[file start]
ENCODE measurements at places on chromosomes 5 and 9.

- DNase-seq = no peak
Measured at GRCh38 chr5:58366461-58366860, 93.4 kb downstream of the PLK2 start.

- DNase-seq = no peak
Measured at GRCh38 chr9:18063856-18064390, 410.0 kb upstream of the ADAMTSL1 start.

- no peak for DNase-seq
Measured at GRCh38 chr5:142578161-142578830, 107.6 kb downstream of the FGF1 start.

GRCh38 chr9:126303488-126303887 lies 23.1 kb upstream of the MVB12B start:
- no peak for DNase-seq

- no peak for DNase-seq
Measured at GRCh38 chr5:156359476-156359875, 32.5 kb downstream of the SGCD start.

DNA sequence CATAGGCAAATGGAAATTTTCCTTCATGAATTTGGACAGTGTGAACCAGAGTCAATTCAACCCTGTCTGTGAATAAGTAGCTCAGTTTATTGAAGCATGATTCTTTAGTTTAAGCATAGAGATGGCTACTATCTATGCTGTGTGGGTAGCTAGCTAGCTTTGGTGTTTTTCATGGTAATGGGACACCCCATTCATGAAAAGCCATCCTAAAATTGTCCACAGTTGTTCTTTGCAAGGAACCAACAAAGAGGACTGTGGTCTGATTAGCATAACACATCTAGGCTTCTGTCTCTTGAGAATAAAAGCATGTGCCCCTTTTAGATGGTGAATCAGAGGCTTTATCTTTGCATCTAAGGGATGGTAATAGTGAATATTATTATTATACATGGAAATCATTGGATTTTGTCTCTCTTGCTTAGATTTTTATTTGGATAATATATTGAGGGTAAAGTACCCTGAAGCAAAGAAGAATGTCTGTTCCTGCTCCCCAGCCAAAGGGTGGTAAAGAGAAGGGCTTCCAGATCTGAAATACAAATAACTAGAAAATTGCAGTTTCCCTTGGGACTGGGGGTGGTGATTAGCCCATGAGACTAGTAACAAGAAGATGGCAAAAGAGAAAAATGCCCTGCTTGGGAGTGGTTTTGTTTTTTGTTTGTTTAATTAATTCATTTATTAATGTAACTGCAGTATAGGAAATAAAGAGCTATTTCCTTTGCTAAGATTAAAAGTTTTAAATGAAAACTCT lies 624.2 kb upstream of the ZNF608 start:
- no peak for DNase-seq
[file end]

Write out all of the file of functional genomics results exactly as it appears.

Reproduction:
ENCODE measurements at places on chromosomes 5 and 9.

- DNase-seq = no peak
Measured at GRCh38 chr5:58366461-58366860, 93.4 kb downstream of the PLK2 start.

- DNase-seq = no peak
Measured at GRCh38 chr9:18063856-18064390, 410.0 kb upstream of the ADAMTSL1 start.

- no peak for DNase-seq
Measured at GRCh38 chr5:142578161-142578830, 107.6 kb downstream of the FGF1 start.

GRCh38 chr9:126303488-126303887 lies 23.1 kb upstream of the MVB12B start:
- no peak for DNase-seq

- no peak for DNase-seq
Measured at GRCh38 chr5:156359476-156359875, 32.5 kb downstream of the SGCD start.

DNA sequence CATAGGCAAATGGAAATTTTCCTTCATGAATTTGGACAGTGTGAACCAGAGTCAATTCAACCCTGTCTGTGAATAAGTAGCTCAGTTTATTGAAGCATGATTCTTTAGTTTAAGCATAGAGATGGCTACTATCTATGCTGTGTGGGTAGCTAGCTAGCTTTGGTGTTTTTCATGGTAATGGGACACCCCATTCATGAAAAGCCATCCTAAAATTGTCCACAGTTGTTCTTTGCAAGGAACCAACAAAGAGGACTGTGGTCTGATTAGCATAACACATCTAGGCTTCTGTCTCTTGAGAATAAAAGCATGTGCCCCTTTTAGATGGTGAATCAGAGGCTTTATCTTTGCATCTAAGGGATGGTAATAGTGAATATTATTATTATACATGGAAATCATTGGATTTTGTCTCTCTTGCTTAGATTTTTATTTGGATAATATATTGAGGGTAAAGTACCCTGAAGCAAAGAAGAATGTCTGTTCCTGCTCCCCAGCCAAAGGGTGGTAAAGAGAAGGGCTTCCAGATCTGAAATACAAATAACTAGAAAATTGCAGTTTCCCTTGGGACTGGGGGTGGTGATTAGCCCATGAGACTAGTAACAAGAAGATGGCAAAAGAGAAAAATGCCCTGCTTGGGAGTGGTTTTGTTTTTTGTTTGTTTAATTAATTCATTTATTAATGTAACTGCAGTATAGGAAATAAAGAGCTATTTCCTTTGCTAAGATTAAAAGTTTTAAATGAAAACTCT lies 624.2 kb upstream of the ZNF608 start:
- no peak for DNase-seq